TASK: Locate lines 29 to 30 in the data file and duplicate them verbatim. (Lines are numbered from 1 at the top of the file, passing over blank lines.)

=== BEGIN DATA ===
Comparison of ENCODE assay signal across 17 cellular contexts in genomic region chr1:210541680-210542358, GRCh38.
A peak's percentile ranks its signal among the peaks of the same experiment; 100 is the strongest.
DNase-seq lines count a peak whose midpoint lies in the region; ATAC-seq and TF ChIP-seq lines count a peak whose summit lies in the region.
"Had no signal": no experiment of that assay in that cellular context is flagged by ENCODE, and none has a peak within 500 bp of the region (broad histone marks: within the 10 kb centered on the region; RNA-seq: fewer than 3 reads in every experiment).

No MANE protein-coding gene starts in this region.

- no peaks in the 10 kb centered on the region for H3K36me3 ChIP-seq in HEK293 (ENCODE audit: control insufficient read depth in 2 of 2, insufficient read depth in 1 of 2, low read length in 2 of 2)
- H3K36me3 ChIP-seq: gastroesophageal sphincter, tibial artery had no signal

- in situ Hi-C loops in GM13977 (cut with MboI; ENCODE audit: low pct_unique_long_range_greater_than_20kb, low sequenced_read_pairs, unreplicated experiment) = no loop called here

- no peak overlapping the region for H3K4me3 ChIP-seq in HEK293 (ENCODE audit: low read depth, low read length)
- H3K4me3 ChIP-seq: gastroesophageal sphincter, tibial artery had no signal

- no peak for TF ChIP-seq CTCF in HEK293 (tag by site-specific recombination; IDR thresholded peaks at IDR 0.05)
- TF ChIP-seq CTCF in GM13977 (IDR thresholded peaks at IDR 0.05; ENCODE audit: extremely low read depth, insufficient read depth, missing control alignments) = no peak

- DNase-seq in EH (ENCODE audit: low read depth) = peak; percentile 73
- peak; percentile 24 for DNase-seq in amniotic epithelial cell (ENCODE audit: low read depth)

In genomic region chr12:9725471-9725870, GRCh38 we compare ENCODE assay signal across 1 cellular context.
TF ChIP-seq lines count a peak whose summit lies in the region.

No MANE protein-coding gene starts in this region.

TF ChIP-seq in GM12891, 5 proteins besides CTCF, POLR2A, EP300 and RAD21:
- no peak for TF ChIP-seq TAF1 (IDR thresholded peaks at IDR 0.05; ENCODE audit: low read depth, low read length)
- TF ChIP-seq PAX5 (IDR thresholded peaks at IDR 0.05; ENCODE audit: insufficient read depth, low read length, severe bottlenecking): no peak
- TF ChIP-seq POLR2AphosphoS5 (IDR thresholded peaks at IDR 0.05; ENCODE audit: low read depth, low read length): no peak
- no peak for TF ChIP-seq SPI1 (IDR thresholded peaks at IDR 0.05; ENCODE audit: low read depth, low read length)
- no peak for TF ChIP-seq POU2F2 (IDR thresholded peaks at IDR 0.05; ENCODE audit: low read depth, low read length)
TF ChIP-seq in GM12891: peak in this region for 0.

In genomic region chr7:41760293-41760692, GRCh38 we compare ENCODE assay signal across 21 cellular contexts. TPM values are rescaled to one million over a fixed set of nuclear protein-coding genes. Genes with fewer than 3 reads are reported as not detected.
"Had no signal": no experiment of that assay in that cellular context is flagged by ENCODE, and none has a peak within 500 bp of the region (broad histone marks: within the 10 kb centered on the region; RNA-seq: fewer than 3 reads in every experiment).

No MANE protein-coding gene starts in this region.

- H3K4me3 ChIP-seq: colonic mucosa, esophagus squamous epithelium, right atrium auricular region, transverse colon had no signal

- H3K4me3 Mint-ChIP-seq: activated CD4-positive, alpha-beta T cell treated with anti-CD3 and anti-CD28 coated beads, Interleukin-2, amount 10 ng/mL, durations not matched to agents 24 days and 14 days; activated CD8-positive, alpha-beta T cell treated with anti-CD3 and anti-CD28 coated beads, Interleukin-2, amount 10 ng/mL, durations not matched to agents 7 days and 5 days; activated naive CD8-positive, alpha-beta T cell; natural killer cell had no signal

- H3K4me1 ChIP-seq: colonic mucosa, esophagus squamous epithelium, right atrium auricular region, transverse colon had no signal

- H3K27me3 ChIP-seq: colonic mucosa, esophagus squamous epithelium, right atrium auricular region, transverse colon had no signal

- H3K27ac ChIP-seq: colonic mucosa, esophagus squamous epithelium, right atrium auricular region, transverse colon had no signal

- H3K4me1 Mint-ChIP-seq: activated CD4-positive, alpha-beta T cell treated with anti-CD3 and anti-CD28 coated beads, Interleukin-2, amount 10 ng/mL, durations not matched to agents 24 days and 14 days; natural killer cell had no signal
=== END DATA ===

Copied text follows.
- H3K4me3 Mint-ChIP-seq: activated CD4-positive, alpha-beta T cell treated with anti-CD3 and anti-CD28 coated beads, Interleukin-2, amount 10 ng/mL, durations not matched to agents 24 days and 14 days; activated CD8-positive, alpha-beta T cell treated with anti-CD3 and anti-CD28 coated beads, Interleukin-2, amount 10 ng/mL, durations not matched to agents 7 days and 5 days; activated naive CD8-positive, alpha-beta T cell; natural killer cell had no signal

- H3K4me1 ChIP-seq: colonic mucosa, esophagus squamous epithelium, right atrium auricular region, transverse colon had no signal